Salt can be good or bad. It can be used positively or negatively. So it is with each of you. Your life as a Christian can be an uplifting experience for you, your family, and all you meet; or it can be used to turn people off to Christ’s love. How is that possible? Again our text tells us: “Salt is good, but if it loses its saltiness how can you make it salty again?” In cooking, salt can lose its punch through watering it down. Every ingredient sucks up some salt, potatoes more than others. So eventually even if salt were there to begin with, the food is tasteless. That’s the challenge for your Christianity. Living a sloppy faith and being diluted by the evil influences around us eventually cancels out your saltiness. Good Christian habits like praying before meals, having devotions every day, Sunday worship, encouraging the other faithful during the week, and keeping the commandments in mind as you wrestle with business decisions—those good habits can begin to drift and slack off and soon you find yourself unsalty and tasteless! And then the question is: “How can you make it salty again?”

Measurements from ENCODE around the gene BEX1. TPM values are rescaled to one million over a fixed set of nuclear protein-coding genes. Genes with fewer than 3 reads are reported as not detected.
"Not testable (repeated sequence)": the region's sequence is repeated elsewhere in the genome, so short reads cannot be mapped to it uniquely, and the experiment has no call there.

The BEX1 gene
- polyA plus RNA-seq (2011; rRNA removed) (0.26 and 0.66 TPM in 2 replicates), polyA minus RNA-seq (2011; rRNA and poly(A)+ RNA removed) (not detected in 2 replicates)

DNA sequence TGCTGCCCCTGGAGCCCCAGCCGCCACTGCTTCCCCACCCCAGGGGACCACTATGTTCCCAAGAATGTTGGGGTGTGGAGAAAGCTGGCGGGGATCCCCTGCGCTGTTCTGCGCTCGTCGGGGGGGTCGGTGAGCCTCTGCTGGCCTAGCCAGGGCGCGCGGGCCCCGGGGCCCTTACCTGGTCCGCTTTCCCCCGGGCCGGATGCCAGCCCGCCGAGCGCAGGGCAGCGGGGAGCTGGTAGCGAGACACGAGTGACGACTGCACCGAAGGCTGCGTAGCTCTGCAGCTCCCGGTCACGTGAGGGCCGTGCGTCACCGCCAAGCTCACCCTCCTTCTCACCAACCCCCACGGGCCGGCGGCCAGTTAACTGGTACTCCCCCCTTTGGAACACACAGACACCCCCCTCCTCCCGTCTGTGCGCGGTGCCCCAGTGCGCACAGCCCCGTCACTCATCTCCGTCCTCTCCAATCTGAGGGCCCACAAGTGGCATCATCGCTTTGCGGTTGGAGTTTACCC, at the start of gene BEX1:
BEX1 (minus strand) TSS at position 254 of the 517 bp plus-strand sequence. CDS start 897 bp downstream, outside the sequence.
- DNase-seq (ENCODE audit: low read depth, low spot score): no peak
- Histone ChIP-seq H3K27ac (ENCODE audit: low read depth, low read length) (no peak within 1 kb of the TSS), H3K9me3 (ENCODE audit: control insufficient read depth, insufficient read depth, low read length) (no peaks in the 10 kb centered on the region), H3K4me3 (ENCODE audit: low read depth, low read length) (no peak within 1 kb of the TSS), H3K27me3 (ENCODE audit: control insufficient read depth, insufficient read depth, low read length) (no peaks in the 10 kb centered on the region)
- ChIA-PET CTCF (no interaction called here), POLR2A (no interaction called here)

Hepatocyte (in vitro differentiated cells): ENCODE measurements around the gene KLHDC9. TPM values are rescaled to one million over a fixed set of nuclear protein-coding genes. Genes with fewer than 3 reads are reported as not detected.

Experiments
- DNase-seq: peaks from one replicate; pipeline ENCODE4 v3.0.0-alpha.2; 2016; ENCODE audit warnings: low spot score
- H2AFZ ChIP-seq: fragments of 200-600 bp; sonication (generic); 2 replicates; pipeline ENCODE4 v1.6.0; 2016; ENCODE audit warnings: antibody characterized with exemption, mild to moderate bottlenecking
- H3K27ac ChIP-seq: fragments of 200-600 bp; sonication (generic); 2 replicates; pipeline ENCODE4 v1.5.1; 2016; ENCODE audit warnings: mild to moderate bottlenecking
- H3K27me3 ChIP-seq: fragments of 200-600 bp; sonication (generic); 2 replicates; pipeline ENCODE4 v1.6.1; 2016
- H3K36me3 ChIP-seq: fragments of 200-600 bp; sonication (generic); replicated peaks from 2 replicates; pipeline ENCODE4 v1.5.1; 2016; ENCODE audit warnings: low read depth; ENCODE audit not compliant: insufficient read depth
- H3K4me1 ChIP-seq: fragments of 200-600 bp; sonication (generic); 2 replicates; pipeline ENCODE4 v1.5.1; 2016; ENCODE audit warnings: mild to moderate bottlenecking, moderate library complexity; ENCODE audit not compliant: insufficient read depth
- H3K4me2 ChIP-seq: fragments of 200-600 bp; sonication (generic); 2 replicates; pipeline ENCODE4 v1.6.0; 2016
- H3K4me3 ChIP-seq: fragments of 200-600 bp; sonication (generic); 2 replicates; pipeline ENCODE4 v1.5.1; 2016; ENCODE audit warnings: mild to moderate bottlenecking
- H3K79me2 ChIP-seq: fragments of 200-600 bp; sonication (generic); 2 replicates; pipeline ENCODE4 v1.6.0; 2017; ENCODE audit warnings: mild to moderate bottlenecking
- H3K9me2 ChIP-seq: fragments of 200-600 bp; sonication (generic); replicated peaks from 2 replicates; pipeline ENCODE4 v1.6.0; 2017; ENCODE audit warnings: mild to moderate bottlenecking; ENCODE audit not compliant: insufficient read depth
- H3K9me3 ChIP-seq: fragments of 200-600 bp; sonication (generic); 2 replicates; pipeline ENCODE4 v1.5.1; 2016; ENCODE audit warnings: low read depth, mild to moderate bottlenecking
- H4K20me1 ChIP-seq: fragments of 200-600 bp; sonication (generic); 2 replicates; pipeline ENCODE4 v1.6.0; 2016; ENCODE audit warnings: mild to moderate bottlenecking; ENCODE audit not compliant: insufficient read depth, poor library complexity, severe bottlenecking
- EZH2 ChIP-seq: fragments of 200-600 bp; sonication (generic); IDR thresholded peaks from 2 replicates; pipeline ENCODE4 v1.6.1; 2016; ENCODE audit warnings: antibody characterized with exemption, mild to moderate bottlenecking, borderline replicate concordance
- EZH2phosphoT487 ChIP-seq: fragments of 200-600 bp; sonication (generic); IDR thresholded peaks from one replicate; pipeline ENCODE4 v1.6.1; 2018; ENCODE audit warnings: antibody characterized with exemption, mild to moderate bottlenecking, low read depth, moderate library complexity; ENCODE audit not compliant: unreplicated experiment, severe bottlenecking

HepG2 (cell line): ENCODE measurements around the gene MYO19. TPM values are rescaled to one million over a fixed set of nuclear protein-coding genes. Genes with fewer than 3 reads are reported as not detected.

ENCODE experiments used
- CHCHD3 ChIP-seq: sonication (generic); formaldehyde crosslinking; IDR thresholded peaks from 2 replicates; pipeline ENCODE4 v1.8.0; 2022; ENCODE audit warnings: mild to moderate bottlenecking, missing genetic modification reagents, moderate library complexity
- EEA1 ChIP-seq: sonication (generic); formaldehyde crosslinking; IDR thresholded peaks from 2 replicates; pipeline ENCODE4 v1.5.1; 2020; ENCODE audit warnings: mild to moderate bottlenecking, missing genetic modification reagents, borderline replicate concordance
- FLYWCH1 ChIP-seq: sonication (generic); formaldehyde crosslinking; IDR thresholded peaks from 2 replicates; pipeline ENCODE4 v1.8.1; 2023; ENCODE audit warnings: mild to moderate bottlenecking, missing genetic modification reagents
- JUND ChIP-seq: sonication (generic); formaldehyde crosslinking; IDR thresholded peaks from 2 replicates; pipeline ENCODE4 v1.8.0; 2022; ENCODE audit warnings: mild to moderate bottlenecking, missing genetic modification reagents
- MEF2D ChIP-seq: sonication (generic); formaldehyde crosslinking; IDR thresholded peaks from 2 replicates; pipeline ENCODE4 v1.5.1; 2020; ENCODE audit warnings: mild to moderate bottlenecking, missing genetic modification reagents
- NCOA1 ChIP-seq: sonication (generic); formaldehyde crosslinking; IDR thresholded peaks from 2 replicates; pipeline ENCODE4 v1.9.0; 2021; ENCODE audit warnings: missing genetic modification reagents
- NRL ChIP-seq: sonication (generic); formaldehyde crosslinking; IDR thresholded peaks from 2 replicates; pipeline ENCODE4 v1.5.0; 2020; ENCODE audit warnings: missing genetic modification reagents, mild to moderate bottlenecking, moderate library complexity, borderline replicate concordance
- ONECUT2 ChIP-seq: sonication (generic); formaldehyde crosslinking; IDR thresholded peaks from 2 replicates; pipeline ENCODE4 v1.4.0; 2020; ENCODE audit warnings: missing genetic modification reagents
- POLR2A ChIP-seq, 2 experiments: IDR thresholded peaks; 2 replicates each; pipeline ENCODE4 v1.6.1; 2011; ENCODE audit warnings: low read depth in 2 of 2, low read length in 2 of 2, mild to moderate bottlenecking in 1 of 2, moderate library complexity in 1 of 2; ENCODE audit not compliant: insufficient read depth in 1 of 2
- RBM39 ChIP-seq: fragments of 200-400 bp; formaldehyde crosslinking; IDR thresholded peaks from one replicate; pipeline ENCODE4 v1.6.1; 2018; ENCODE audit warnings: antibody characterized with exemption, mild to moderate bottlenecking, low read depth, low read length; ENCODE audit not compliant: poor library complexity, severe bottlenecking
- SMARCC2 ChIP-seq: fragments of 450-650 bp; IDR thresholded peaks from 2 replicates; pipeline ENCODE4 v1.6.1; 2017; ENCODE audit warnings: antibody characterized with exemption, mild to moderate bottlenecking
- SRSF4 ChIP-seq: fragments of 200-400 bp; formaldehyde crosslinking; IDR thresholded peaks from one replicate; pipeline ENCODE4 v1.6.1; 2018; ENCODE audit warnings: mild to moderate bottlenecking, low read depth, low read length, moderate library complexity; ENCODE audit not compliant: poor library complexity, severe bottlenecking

Well, Christ tells us: “Have salt among yourselves, and be at peace with each other.” First, you get salt from its source. God’s salt is sourced from God’s Word, His Sacraments, and His service to you on Sunday morning. He has mined it in and through Christ and now Jesus gives you His life-sustaining salt through faith. Second, believers naturally share such salt with each other. So, hang out especially with fellow Christians and get salty.—Do so in peace and thanksgiving. Yes, “Be at peace with each other” instead of engaging clan warfare.
Today, Christ has provided and I have written down for you a little letter which could well be entitled: ALL ABOUT GODLY SALT. It’s really all about how to live a blessed life and avoid self-destruction. And if you take nothing else away from today, just recall how vital Godly Salt is to everything next time you reach for the shaker. Amen